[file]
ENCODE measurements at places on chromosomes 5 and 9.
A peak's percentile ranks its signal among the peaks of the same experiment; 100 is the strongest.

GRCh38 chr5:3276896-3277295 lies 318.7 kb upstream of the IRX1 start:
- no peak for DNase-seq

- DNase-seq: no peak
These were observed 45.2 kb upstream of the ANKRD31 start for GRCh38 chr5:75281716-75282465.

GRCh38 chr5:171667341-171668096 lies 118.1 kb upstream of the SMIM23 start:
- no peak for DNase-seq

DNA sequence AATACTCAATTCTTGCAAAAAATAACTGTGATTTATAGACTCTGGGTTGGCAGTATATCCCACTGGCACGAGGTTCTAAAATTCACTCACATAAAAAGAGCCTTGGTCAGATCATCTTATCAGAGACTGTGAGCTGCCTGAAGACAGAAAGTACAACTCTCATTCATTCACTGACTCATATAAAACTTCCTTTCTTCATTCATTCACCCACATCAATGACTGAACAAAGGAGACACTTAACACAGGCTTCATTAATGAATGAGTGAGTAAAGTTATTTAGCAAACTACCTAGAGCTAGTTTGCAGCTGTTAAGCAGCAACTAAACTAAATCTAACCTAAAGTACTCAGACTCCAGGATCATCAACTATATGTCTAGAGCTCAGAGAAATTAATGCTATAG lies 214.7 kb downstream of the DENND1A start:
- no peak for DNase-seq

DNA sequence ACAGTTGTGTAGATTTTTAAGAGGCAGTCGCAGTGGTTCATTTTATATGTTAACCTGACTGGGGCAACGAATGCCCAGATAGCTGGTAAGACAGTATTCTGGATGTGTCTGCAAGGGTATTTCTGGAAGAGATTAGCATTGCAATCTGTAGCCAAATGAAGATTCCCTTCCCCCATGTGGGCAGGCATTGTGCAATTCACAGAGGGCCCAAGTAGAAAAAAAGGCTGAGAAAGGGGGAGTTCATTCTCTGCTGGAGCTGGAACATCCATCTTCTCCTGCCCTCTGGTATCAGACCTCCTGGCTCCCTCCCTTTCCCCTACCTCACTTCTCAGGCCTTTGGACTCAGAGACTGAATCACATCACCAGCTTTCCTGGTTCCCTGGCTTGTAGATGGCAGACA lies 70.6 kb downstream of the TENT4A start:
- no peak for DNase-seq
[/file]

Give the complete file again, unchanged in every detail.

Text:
ENCODE measurements at places on chromosomes 5 and 9.
A peak's percentile ranks its signal among the peaks of the same experiment; 100 is the strongest.

GRCh38 chr5:3276896-3277295 lies 318.7 kb upstream of the IRX1 start:
- no peak for DNase-seq

- DNase-seq: no peak
These were observed 45.2 kb upstream of the ANKRD31 start for GRCh38 chr5:75281716-75282465.

GRCh38 chr5:171667341-171668096 lies 118.1 kb upstream of the SMIM23 start:
- no peak for DNase-seq

DNA sequence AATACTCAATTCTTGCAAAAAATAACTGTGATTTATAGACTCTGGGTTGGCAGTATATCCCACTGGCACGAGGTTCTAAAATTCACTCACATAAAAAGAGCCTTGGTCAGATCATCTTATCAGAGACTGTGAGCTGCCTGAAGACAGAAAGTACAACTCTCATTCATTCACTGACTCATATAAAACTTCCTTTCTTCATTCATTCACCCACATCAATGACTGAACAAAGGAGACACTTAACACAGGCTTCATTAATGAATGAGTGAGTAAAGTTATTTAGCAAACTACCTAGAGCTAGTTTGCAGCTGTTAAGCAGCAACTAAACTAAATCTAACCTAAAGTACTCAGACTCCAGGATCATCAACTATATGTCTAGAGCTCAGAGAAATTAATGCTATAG lies 214.7 kb downstream of the DENND1A start:
- no peak for DNase-seq

DNA sequence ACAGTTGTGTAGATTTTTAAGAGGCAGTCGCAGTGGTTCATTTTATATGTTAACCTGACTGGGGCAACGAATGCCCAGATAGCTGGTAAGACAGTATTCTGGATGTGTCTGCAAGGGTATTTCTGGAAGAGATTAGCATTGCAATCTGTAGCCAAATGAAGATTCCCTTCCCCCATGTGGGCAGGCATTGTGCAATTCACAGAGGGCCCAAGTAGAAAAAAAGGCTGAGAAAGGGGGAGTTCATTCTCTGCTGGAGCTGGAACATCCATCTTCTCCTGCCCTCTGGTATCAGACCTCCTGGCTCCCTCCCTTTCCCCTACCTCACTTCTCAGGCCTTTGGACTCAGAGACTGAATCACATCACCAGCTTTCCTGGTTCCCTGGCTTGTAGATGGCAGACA lies 70.6 kb downstream of the TENT4A start:
- no peak for DNase-seq